Wednesday, July 15, 2009

Medieval Times

Some say that the age of chivalry is past, that the spirit of romance is dead. The age of chivalry is never past, so long as there is a wrong left unredressed on earth. ~Charles Kingsley

Amidst all the work we did on our vacation last week, I fasted on Tuesday instead of Wednesday so that we could enjoy this one indulgence: Medieval Times. What could be more fitting for my Princess and her love of horses and sword fighting as well as a preference for eating with her hands?

Medieval Times was conceived in Spain in 1973. Ten years later the first one on American soil debuted in Florida. Even with the phalanx of other tourist attractions surrounding Disney World, the castle was well situated with its battlements quite visible aside a busy highway. We went to that one with my little ten year old brother in its first years. Each castle is quite different, as you can see here.

Locating the one in Georgia, we were surprised to find it in such an unlikely place as a mall, but its outside turrets were unmistakable, even so. Although it is an expensive evening, we cut the costs considerably with special offers when we purchased the tickets online.

We arrived early and asked for the Green Knight, simply because we liked the color with the dragon emblem. We walked about and enjoyed the ambiance as more people arrived.

We met the Master Falconer, Lady Aerial, named so from a bird of prey's nest, or aerie. The falcon she is holding in this picture was full grown but young and still being trained. The falcon to perform the show that night was to be another older and well trained bird. I am not overly fond of birds in general, especially not as pets, but I definitely had a soft spot for birds of prey. The falcon's performance was spectacular to watch as he flew away and dove towards the Master Falconer in figure eights several times in the arena. It dove right over us, so fast it could barely be seen and continued until finally it was allowed the morsel it sought.

After looking at all the items for sale, the Princess decided on a light up sword instead of the pretty things a princess would wear. Then it just came down to waiting for the doors to open so we could be seated. Of course, with that much time on our hands and having a new sword, things were bound to happen.

By the way, one of the reasons I wrestle the camera from my husband is that my wild antics are even more embarrassing. Being behind the camera, keeps me busy and provides the illusion of decorum.

Everyone addressed us as my lord, milady, and princess. (How did they know?) Once seated at long tables, which are more like bars, tiered for the ease of viewing the arena, our serving wench began bringing us our food and drink, but no utensils, as is the custom. The meal was tasty and plenty with drinks the only offered choice and then only two, but there is a vegetarian alternative for the meal.

The show begins revealing a dreadful plot. Not everyone is happy within the kingdom, as is usually the case when we study history. Tensions rise as the tournament goes on. One of the six knights is probably going to make a play against the throne, but who? Well, it is a tale to be experienced, so there will be no spoilers here, although I have learned that every five years or so, the plot changes.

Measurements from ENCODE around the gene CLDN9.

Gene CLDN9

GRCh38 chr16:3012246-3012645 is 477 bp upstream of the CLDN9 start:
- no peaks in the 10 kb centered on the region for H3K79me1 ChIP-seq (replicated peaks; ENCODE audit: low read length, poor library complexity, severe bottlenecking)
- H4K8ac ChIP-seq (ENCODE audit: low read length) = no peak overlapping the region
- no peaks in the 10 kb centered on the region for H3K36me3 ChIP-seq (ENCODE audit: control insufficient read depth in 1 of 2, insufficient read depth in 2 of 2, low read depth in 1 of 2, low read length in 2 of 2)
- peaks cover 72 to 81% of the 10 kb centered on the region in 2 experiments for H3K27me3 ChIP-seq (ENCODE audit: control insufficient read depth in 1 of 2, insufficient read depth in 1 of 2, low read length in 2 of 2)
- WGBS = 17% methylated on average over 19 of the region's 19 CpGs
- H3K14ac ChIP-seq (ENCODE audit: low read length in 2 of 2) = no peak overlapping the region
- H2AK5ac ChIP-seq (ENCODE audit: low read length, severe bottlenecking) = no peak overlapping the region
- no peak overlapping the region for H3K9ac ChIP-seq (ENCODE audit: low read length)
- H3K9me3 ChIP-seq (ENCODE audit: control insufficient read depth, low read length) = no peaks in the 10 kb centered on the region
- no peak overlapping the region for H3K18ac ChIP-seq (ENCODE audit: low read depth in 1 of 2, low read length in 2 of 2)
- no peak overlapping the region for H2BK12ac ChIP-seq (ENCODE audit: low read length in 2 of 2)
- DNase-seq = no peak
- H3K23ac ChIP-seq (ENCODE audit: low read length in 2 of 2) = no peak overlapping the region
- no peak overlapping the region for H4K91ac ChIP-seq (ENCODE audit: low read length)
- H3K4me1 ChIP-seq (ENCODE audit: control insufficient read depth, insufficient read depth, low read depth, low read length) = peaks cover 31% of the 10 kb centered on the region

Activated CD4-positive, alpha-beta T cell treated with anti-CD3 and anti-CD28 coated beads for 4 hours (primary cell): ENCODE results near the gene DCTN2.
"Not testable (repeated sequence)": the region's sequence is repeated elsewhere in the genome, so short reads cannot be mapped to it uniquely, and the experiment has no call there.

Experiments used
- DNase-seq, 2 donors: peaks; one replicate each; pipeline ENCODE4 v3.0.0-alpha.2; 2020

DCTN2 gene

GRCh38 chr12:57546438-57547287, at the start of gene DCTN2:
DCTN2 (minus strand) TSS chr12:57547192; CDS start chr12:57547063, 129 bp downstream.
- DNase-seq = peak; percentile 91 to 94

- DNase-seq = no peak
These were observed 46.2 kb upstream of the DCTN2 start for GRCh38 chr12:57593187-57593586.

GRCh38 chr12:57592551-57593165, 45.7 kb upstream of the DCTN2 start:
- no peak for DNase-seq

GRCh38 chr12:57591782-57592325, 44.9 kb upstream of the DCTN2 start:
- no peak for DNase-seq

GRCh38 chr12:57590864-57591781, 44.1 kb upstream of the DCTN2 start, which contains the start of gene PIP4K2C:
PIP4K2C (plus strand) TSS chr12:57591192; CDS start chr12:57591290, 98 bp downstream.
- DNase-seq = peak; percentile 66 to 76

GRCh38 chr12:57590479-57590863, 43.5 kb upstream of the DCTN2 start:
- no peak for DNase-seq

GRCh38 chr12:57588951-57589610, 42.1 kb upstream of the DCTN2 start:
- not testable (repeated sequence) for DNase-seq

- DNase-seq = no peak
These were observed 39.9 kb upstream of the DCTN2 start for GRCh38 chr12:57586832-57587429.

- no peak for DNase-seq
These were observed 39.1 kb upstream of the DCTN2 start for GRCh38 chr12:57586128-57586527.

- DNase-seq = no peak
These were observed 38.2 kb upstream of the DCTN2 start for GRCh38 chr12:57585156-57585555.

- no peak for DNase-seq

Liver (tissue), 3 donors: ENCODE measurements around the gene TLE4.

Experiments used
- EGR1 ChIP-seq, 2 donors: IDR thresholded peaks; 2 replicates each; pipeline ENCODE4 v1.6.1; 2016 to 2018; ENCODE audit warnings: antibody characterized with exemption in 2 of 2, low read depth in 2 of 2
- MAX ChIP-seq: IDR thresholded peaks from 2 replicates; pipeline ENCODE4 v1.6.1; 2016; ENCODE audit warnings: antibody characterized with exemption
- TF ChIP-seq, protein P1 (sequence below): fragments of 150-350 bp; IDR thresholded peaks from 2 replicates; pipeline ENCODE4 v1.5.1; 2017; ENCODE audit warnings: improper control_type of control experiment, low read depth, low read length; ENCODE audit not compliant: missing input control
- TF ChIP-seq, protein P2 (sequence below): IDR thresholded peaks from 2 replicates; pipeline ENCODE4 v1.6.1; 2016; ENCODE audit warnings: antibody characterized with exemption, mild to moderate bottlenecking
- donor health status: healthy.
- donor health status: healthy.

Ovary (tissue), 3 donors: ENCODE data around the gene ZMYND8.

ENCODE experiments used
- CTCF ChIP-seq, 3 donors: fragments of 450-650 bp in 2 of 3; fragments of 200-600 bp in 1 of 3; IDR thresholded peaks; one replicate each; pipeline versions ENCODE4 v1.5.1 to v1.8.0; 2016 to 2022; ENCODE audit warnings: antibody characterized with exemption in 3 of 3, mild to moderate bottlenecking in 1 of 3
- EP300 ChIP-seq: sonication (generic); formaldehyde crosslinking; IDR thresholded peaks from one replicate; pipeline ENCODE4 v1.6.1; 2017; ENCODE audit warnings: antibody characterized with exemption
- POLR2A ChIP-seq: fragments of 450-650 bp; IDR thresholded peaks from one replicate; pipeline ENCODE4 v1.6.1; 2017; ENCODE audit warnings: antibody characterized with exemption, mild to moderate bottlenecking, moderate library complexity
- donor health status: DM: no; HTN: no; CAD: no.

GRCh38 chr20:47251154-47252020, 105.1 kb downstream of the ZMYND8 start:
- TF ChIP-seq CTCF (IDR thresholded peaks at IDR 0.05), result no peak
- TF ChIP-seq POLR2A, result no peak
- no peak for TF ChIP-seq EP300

Occasionally, the knights toss two carnations separately out to ladies in the crowd and my Princess is the second one of the evening to get a flower from our Green Knight.

Although just acting, the tournament is not just child's play. In this picture, I just happened to capture sparks flying from the metal swords clashing.

Even though well rehearsed at their roles, things are not always predictable in a show, especially when horses are partakers. One of the horses was a bit vexed while the knights were lined up on their mounts and after it pranced a bit, it turned sharply dumping its rider. The White and Black Knight landed on his side in the sand and walked out in obvious pain. It was some time before he returned with a substitute horse to finish the show, suggesting he more likely had the wind knocked out of him than a serious injury. Such are the risks of being a knight.

A hierarchy exists behind the scenes as well. The head knight is in charge of the three-hour-a-day training of man and beast in jousting, sword fighting, riding, and everything in the show as well as scheduling and paperwork. All knights start out as squires in the stables cleaning up after the horses. In training to be a knight, a squire also learns the various aspects of the show, including riding and weapons use. Squires may be promoted to knights in three to six months and new knights spend plenty of time as squires in the shows. It takes about one to three years before a squire/knight can master all the aspects of a show.

Need I say that it was a very enjoyable evening?

~ Thank you, my Lord, for playful moments. ~


  1. Wow! I think Ditz would love something like this. I felt like I was there watching with you. How thrilling. I am a tad envious. I wonder if we get these things?

  2. Do you have medieval fairs? They in various areas here, usually held in the spring. I actually like them more. They can have jousting, real life battling chess games, a variety of staged shows, street performers, lots of vendors, hair braiding, and various foods. I actually met a woman who runs the one for the Atlanta area, a homeschooler. I heard my first bowed psaltery at one medieval fair in Florida and wanted one for nearly twenty years before I got one, which I rarely play. I know people who really get into these things. They have their own costumes and such. I saw a few "guests" in costume at Medieval Times.


Thank you fellow travelers for walking and talking with me along this journey.